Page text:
I am revisiting ‘Boys in a City Park’ whilst I am working on an exhibition proposal. The project was developed during a personal enquiry into concepts of fracture and healing in Donetsk, Eastern Ukraine. At the point where the previous ‘Hospital Gardens’ project evolution was at the very limit of what seemed possible, I met a child whose traumatic experience was locked within him (see below image from exhibition and outtake of him with his mother). This moment was key and led to an exploration of a form of fracture beyond the physical and an introduction to the charity supporting families with autistic children.
When we initially approached the boy and his mother, as they wandered around the garden of the Central Hospital in Donetsk, she immediately dismissed our request to photograph him. She was particularly protective of her son at that moment; he had been attacked by a dog previously and had come back to hospital for some corrective plastic surgery on the scarring on his face but it was clear that he was also distant and emotionally vulnerable. Sometime later the mother came back to us and explained that her son had said he had wanted to do the photographs, so she agreed.
It is hard to explain the experience of sharing an emotional event as powerful and as complex as this; it is even harder to believe it is possible to capture something of it in two dimensions with a camera. Beyond this, it is even harder to believe that anything of our living present experience will communicate in anyway to an objective future audience.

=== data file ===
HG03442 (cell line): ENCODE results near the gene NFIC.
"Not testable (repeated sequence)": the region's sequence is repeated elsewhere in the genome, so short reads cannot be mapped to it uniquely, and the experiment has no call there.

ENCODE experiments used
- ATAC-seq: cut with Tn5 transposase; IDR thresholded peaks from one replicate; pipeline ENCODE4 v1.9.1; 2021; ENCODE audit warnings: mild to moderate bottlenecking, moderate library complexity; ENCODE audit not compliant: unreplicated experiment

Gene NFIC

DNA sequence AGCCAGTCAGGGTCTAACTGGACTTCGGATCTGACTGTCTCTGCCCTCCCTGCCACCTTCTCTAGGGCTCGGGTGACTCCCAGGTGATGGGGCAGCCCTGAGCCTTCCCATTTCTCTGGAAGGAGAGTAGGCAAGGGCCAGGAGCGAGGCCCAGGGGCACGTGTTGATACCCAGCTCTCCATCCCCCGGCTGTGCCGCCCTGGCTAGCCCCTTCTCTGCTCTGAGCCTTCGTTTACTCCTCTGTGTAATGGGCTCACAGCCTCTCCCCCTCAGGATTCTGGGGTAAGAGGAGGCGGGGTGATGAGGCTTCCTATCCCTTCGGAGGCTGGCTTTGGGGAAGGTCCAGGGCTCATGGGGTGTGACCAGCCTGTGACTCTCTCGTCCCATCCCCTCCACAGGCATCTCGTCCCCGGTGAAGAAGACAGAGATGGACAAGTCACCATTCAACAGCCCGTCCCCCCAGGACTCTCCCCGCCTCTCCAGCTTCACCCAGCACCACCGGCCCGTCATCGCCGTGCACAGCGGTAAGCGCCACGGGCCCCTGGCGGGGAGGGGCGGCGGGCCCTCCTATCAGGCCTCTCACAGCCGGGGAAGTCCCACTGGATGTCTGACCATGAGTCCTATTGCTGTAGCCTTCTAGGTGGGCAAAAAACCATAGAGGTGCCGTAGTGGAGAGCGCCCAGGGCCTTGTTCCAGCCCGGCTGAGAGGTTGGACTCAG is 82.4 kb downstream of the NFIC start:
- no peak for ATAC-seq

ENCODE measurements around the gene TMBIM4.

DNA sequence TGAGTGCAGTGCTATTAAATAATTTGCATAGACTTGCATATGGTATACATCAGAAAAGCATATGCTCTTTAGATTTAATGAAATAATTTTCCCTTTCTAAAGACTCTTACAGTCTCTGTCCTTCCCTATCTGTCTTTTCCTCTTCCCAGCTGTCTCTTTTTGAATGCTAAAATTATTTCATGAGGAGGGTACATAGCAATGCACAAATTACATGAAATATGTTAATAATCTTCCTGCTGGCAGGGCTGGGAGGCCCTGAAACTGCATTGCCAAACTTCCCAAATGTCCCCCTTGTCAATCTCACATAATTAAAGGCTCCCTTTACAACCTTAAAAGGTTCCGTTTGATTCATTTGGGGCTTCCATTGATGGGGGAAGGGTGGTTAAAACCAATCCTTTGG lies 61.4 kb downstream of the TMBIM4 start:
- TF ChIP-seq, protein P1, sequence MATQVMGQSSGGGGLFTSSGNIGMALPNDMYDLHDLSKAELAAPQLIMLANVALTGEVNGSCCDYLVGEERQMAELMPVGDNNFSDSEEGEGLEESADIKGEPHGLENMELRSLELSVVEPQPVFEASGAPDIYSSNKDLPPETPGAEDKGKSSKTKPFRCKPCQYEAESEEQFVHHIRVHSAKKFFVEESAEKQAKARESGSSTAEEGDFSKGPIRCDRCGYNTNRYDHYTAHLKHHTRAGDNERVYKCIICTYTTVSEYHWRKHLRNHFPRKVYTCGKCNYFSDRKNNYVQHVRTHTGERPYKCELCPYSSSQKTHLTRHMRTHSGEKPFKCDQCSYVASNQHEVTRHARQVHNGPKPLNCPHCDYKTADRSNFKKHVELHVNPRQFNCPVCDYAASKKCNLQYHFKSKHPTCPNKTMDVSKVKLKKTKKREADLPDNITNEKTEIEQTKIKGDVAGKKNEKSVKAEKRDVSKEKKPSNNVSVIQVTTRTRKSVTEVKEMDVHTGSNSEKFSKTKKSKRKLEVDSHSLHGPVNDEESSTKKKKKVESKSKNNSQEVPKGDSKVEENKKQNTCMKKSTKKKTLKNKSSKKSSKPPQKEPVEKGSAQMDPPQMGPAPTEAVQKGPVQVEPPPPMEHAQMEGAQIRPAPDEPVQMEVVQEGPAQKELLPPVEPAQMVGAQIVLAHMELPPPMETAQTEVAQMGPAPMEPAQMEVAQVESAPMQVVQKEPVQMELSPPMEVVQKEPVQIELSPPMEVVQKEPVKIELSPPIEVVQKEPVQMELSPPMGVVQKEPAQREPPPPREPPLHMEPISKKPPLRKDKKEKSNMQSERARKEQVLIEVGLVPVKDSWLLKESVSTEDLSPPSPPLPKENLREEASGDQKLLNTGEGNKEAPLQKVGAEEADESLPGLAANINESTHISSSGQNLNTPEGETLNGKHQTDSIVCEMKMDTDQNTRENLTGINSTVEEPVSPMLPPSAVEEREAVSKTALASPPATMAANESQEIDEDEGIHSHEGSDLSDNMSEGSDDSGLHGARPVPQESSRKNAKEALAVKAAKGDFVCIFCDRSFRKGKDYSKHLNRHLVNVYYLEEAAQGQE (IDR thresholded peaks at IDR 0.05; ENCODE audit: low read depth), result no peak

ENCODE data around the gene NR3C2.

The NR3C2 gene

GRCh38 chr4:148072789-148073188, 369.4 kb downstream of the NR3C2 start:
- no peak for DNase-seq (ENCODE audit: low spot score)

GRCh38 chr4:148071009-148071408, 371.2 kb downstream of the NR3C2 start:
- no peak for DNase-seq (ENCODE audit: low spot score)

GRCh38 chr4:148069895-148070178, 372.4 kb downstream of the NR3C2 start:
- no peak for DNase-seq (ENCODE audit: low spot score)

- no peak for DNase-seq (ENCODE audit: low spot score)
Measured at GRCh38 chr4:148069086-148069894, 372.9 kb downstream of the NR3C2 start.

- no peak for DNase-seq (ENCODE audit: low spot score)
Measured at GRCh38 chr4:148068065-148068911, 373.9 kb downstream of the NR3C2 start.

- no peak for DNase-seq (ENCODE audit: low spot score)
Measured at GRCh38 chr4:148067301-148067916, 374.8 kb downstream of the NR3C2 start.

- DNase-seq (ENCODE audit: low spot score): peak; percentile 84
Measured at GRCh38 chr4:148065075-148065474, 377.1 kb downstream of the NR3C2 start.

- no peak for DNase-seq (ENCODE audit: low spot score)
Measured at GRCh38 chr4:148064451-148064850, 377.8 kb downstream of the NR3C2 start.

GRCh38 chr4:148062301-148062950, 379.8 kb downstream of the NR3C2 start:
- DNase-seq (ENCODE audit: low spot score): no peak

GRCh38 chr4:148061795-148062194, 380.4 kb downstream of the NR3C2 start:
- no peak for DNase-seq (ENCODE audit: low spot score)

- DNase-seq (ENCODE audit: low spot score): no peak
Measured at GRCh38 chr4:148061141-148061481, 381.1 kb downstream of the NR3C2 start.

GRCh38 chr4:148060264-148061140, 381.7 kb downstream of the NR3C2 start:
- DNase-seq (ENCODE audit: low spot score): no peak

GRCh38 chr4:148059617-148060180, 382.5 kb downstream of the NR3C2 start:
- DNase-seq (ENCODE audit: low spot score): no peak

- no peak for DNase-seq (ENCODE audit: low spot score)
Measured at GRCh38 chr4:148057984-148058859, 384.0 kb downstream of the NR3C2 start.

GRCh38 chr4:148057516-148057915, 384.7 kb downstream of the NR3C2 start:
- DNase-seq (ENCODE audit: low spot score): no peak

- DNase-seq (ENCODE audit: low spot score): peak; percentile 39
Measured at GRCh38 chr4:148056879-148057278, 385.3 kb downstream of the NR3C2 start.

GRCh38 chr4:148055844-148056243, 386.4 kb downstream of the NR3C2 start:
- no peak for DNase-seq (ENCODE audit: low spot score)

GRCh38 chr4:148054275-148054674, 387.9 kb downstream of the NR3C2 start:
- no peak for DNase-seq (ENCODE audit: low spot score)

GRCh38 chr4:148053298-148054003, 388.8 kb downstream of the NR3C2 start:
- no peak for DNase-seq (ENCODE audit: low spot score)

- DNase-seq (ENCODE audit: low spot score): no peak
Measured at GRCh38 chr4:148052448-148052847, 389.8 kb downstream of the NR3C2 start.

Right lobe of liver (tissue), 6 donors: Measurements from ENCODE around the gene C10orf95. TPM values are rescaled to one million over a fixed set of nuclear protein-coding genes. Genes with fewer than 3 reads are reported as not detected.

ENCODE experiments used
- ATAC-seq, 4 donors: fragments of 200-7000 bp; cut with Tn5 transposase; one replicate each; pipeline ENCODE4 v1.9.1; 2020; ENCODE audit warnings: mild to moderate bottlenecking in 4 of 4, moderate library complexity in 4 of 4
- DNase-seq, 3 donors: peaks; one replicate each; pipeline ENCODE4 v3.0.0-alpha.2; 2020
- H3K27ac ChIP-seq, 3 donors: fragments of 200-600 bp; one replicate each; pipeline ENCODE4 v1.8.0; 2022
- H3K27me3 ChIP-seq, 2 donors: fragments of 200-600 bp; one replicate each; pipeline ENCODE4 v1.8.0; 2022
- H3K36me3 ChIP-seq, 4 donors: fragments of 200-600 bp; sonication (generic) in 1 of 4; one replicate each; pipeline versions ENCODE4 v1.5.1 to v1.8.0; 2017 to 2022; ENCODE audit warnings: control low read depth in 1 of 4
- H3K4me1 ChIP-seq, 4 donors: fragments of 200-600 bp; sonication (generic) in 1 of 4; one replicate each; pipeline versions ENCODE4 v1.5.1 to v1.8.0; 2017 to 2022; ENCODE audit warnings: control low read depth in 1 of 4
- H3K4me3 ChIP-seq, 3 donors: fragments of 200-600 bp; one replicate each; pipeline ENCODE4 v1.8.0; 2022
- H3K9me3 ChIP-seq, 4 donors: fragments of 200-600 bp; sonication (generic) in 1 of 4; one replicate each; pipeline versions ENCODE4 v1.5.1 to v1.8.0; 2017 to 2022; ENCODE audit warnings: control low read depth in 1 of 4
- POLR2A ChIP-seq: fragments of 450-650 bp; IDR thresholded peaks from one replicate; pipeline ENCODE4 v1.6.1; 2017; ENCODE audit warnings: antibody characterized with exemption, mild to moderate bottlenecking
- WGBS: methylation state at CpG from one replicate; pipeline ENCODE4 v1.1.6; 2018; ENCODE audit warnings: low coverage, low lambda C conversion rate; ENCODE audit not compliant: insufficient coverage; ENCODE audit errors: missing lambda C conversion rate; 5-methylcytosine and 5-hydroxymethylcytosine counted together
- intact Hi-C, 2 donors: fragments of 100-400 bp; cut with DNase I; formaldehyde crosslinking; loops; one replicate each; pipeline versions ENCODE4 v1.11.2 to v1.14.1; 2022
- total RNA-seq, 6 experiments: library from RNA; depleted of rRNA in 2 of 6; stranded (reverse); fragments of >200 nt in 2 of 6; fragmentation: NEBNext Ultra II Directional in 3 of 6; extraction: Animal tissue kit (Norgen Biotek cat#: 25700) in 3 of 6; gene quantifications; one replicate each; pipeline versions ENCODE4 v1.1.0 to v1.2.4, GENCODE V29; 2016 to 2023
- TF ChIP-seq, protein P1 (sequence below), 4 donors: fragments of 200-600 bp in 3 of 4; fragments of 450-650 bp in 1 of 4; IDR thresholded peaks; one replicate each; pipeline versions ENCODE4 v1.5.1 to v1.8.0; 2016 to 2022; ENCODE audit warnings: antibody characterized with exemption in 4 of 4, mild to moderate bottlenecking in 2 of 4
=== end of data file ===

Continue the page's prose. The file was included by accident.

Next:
It’s a mistake we can easily make as photographers (and as people), that because we feel something ourselves so strongly that this will automatically be felt by others; it isn’t. In the need to communicate, we are tempted to cut corners and fall back on aesthetic cliché’s to help make an immediate connection to others. Its hard to resist, especially in the moment when we must make an instantaneous decision on how to communicate an event as it reveals itself to the camera. In this respect, we must ‘become’ the ‘person’ as a photographer that interprets that immediate moment instinctively.
I am undeniably an objectivist, I am inescapably, emotionally drawn to the dogma; I allow the emotion of an event to occur uninterrupted in juxtaposition to the cold, hard reality of the camera lens and fixed composition. I believe that some part of the emotion and humanity are revealed as a foil and in spite of, the brutality of the objectivist dogma. By stripping away any aesthetic emotional language to ‘help’ communicate, we are left with the raw emotion which is not the whole story but a kind of ‘truth’. (A word I hate to use). My approach always feels dangerous and there is a very thin line between a form of success and complete failure but I prefer it to belittling such complexity with cliche.
I found this quote recently, I can't remember where but it resonated with me and reminded me of the boys in Ukraine and the bright and powerful flashes we used that captured a small part of their hidden world.
“All of a sudden there was a dazzling light and in the centre of that bright whirlpool was a core of blinding light that flashed down from the depths of the sky with terrifying speed until suddenly it stopped, motionless and sacred…The sparkling features of the being wore an expression of supernatural beauty and grief.” – St Francis receives the Stigmata, from Brother Leo’s account, circa 1224.
|Image_2096, Boy Bitten by a Dog, from series 'Hospital Gardens, Ukraine © Richard Ansett 2011|
|Image_2099, Mother with Boy Bitten by a Dog © Richard Ansett 2011|